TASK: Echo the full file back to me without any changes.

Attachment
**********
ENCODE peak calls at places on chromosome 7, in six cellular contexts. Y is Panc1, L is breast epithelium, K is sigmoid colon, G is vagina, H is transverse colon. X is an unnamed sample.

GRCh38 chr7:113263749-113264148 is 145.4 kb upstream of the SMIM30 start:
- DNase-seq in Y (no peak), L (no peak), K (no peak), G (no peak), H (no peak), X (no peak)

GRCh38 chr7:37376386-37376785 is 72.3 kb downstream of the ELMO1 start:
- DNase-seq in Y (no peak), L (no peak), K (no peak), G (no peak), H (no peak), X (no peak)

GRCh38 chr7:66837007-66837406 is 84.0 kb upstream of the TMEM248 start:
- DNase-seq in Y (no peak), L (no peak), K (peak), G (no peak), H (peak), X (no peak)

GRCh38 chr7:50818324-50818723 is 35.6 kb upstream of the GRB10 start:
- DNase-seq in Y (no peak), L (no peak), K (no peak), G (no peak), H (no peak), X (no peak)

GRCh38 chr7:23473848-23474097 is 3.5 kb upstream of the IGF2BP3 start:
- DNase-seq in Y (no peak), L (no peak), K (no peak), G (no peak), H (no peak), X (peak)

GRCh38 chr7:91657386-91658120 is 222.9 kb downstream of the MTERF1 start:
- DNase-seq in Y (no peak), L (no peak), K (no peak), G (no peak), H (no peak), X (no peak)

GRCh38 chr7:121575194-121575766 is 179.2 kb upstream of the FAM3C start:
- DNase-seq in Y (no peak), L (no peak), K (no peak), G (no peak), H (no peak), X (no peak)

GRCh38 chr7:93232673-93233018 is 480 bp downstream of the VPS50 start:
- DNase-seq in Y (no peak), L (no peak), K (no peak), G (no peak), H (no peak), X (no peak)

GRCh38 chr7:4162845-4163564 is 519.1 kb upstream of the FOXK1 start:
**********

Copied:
ENCODE peak calls at places on chromosome 7, in six cellular contexts. Y is Panc1, L is breast epithelium, K is sigmoid colon, G is vagina, H is transverse colon. X is an unnamed sample.

GRCh38 chr7:113263749-113264148 is 145.4 kb upstream of the SMIM30 start:
- DNase-seq in Y (no peak), L (no peak), K (no peak), G (no peak), H (no peak), X (no peak)

GRCh38 chr7:37376386-37376785 is 72.3 kb downstream of the ELMO1 start:
- DNase-seq in Y (no peak), L (no peak), K (no peak), G (no peak), H (no peak), X (no peak)

GRCh38 chr7:66837007-66837406 is 84.0 kb upstream of the TMEM248 start:
- DNase-seq in Y (no peak), L (no peak), K (peak), G (no peak), H (peak), X (no peak)

GRCh38 chr7:50818324-50818723 is 35.6 kb upstream of the GRB10 start:
- DNase-seq in Y (no peak), L (no peak), K (no peak), G (no peak), H (no peak), X (no peak)

GRCh38 chr7:23473848-23474097 is 3.5 kb upstream of the IGF2BP3 start:
- DNase-seq in Y (no peak), L (no peak), K (no peak), G (no peak), H (no peak), X (peak)

GRCh38 chr7:91657386-91658120 is 222.9 kb downstream of the MTERF1 start:
- DNase-seq in Y (no peak), L (no peak), K (no peak), G (no peak), H (no peak), X (no peak)

GRCh38 chr7:121575194-121575766 is 179.2 kb upstream of the FAM3C start:
- DNase-seq in Y (no peak), L (no peak), K (no peak), G (no peak), H (no peak), X (no peak)

GRCh38 chr7:93232673-93233018 is 480 bp downstream of the VPS50 start:
- DNase-seq in Y (no peak), L (no peak), K (no peak), G (no peak), H (no peak), X (no peak)

GRCh38 chr7:4162845-4163564 is 519.1 kb upstream of the FOXK1 start: